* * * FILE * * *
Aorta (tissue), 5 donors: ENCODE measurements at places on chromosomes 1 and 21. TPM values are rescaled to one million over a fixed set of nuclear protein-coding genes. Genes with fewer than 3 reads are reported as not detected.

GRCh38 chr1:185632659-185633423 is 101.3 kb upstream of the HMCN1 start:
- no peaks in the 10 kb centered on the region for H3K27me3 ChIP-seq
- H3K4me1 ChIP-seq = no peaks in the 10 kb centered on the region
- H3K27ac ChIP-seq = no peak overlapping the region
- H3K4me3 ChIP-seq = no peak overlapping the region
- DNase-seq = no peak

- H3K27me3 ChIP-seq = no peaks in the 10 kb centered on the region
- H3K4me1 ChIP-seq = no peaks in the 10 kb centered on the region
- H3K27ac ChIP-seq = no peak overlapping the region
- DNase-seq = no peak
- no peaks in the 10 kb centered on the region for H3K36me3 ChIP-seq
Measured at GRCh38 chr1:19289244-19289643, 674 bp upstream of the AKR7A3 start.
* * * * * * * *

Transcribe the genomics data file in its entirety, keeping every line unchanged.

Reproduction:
Aorta (tissue), 5 donors: ENCODE measurements at places on chromosomes 1 and 21. TPM values are rescaled to one million over a fixed set of nuclear protein-coding genes. Genes with fewer than 3 reads are reported as not detected.

GRCh38 chr1:185632659-185633423 is 101.3 kb upstream of the HMCN1 start:
- no peaks in the 10 kb centered on the region for H3K27me3 ChIP-seq
- H3K4me1 ChIP-seq = no peaks in the 10 kb centered on the region
- H3K27ac ChIP-seq = no peak overlapping the region
- H3K4me3 ChIP-seq = no peak overlapping the region
- DNase-seq = no peak

- H3K27me3 ChIP-seq = no peaks in the 10 kb centered on the region
- H3K4me1 ChIP-seq = no peaks in the 10 kb centered on the region
- H3K27ac ChIP-seq = no peak overlapping the region
- DNase-seq = no peak
- no peaks in the 10 kb centered on the region for H3K36me3 ChIP-seq
Measured at GRCh38 chr1:19289244-19289643, 674 bp upstream of the AKR7A3 start.